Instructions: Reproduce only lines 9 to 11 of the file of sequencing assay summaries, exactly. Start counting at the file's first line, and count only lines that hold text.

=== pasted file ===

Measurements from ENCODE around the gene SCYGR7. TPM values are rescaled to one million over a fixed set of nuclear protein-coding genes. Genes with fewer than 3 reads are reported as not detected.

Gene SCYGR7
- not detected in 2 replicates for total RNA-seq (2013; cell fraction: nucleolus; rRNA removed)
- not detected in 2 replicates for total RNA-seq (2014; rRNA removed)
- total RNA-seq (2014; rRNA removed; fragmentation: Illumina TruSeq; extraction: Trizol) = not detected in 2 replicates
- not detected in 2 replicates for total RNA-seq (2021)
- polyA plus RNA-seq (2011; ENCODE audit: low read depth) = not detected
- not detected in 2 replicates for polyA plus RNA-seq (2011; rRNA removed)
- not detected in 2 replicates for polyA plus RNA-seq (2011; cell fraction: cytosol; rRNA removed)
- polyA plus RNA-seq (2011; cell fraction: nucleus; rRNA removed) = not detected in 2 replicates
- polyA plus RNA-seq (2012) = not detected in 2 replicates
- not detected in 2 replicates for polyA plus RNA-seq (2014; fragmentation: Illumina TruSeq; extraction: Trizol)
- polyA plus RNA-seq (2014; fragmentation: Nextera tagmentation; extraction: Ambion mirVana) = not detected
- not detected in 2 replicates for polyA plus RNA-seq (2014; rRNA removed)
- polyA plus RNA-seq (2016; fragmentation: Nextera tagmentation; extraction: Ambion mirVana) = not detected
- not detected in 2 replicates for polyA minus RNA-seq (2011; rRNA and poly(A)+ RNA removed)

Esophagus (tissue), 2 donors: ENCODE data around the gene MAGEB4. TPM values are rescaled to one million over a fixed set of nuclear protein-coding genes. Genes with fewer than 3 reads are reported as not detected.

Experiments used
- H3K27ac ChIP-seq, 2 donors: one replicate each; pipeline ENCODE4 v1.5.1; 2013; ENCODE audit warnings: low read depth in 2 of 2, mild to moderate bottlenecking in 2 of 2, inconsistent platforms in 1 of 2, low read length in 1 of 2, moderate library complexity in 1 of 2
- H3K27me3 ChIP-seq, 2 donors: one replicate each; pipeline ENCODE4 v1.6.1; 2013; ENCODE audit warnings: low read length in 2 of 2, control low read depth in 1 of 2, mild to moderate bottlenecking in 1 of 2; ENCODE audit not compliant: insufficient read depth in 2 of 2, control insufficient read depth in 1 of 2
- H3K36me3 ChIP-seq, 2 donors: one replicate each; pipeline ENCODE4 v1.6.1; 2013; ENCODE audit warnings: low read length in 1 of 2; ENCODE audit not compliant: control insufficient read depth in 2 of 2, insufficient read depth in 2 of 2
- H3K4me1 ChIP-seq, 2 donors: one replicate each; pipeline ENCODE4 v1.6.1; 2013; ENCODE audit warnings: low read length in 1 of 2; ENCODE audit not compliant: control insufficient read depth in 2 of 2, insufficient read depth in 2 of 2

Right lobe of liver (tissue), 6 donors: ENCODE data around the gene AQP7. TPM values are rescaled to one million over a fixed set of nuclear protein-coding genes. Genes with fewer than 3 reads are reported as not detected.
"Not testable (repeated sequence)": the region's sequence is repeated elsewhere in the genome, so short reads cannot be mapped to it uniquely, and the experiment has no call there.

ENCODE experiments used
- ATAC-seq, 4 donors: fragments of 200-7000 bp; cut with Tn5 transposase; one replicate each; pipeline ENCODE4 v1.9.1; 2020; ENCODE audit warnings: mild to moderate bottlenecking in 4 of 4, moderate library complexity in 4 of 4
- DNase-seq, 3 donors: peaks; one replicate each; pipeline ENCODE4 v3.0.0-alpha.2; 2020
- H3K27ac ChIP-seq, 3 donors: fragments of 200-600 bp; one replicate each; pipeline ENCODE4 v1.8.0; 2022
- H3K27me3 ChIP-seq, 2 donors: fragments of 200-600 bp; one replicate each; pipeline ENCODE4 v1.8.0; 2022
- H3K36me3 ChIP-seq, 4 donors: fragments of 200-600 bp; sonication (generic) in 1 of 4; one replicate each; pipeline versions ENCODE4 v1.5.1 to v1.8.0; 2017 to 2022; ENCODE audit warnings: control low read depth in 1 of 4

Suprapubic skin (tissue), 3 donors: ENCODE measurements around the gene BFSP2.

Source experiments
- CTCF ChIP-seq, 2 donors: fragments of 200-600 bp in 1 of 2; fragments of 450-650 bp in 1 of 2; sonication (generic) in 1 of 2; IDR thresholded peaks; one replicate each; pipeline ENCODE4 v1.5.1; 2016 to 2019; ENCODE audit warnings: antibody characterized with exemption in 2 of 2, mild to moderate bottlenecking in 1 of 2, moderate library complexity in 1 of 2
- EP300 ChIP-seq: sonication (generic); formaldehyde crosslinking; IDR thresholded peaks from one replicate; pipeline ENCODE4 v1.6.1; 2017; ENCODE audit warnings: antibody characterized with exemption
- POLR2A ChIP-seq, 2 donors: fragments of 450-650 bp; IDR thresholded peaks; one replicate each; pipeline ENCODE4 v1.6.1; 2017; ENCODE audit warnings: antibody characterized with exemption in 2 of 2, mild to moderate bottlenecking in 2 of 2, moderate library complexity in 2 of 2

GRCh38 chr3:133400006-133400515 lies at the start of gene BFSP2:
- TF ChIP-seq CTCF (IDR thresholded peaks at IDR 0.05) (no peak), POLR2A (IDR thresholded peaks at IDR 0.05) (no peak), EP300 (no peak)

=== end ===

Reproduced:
- not detected in 2 replicates for polyA plus RNA-seq (2011; cell fraction: cytosol; rRNA removed)
- polyA plus RNA-seq (2011; cell fraction: nucleus; rRNA removed) = not detected in 2 replicates
- polyA plus RNA-seq (2012) = not detected in 2 replicates